In this mini-series, we will follow several themes.

  • Teamwork is in our DNA. Despite the findings of the survey, humans are wired to collaborate. Teamwork feels amazing when it goes well.
  • The individual changes the team. A team is a dynamic, organizational system, composed of interconnected nodes or components, meaning individuals. A change in any node necessarily changes the function of the entire system.
  • Changing myself is the most powerful way to change the team. If I want to improve the function of the team, the most effective way to do so is to change myself. Contrary to what your high school coach told you, there really is an “I” in “team”, but it is an “I” that takes responsibility. This is where many people falter–it is much more tempting to hang responsibility for team improvement on someone else. Victimhood and cynicism have no place on the effective team.
  • The team thrives on simple principles. While the team system may be complicated and unpredictable or even chaotic, healthy teams can nevertheless be achieved reliably through fostering four motivators that relate to what people want from work. These motivators are meaningfulness, choice, competence, and progress, and they will be covered in more detail in future articles.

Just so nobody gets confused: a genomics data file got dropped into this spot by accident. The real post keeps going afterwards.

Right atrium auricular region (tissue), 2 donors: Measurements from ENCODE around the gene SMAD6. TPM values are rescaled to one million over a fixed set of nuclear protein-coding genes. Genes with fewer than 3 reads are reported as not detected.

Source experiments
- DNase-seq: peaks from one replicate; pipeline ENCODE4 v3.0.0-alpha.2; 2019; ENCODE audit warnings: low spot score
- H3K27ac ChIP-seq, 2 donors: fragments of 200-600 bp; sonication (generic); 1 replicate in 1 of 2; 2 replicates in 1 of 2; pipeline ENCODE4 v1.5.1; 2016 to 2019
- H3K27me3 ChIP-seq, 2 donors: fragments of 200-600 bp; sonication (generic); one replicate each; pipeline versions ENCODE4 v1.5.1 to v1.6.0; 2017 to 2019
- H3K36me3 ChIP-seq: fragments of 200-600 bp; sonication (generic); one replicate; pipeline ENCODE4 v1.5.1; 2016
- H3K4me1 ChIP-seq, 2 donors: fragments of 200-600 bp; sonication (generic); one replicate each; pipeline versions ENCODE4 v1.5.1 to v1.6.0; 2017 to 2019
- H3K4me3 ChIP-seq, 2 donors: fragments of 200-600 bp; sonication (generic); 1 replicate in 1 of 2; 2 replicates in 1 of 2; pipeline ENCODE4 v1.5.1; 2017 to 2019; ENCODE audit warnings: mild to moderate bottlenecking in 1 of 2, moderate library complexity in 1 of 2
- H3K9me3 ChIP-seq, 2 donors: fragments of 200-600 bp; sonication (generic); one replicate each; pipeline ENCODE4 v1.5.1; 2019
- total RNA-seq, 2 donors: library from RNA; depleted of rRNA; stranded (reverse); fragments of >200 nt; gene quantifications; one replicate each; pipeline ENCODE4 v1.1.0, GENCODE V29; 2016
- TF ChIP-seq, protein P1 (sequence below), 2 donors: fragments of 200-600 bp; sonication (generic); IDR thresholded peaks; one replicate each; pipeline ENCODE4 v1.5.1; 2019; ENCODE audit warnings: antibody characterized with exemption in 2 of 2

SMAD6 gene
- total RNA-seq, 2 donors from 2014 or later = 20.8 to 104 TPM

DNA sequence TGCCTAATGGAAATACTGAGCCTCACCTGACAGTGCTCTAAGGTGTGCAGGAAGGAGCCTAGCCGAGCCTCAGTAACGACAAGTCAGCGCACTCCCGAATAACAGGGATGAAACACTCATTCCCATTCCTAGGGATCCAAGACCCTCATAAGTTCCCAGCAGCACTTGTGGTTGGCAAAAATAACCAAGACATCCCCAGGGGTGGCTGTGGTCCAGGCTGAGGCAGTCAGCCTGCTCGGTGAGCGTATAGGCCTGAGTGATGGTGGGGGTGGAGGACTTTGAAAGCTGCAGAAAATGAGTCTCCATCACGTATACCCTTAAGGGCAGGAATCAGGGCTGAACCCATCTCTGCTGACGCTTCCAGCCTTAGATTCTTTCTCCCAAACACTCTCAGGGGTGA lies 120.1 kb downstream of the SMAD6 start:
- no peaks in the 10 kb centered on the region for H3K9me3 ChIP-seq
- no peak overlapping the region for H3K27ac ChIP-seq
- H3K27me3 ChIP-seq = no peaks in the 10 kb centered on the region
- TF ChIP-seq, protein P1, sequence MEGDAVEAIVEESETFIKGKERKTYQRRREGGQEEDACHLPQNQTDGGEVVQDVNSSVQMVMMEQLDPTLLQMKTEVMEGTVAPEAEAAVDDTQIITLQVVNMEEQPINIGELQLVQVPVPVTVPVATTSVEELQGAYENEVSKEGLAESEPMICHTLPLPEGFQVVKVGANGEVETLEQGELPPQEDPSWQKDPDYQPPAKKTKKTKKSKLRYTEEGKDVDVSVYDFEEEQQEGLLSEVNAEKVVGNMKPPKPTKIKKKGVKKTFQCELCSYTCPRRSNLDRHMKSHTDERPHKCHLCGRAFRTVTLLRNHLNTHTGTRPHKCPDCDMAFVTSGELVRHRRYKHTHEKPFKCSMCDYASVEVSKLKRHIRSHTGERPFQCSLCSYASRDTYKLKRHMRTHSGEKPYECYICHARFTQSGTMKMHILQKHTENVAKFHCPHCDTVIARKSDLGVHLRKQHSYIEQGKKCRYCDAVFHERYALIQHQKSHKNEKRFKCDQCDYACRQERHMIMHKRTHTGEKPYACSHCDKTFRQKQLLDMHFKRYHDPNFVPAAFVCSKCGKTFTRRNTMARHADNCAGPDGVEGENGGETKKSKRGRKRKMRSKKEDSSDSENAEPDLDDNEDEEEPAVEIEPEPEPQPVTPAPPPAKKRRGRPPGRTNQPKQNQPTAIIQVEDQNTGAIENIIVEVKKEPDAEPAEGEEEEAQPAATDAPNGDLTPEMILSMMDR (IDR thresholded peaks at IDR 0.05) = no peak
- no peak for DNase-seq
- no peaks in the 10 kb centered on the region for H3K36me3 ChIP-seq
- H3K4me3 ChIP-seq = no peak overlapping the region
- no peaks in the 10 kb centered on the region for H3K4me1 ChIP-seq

• Teamwork mastery comes by gaining power over helplessness.Teams that are dysfunctional feel stuck and powerless. Movement toward healthy teamwork comes when individuals overcome helplessness by exercising power and control in a way that benefits themselves and the group.
  • Learning is the most important team task. Improvement in team function requires a commitment to learning. I urge you to consider the term “learning” as a rich and often challenging concept; it is much more than gaining knowledge. Learning starts with embracing reality, even if it is difficult. It means a commitment to curiosity, transparency, and comfort with the ongoing tension between what we are and what we strive to be.

Whatever your prior experience in teams, distasteful as it may have been, I encourage you to avoid cynicism and keep trying to improve yourself and your team. Because the truth is, each one of us has contributed to the #$!&@ in teams. And each one of us can, and must, remove it by becoming a better team member.


B. Michael Aucoin, D. Engr., PE, PMP is president of Leading Edge Management, LLC and author of Right-Brain Project Management (Management Concepts, 2007). He can be reached at
maucoin@leadingedgemgmt.com



Comments
Not all comments are posted. Posted comments are subject to editing for clarity and length.

>>40 percent of those who have worked on teams have witnessed a verbal confrontation between team members ...> ... and 15 percent reported a physical confrontation.<<

What the what? That just flattens me! Where are these teams where people are clocking each other and throwing staplers? That's just bizarre. I don't even know how to process that number.


>>It’s Not Your Fault, But It Is Your Responsibility>. It also takes a commitment to being personally responsible for change–where I’m from, that’s called leadership.<<

Very. well. put.